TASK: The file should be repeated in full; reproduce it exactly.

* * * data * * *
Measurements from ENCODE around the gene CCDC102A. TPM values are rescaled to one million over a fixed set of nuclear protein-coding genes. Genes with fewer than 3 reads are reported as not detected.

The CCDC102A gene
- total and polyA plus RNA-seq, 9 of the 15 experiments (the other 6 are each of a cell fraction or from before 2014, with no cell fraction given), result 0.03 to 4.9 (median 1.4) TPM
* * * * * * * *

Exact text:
Measurements from ENCODE around the gene CCDC102A. TPM values are rescaled to one million over a fixed set of nuclear protein-coding genes. Genes with fewer than 3 reads are reported as not detected.

The CCDC102A gene
- total and polyA plus RNA-seq, 9 of the 15 experiments (the other 6 are each of a cell fraction or from before 2014, with no cell fraction given), result 0.03 to 4.9 (median 1.4) TPM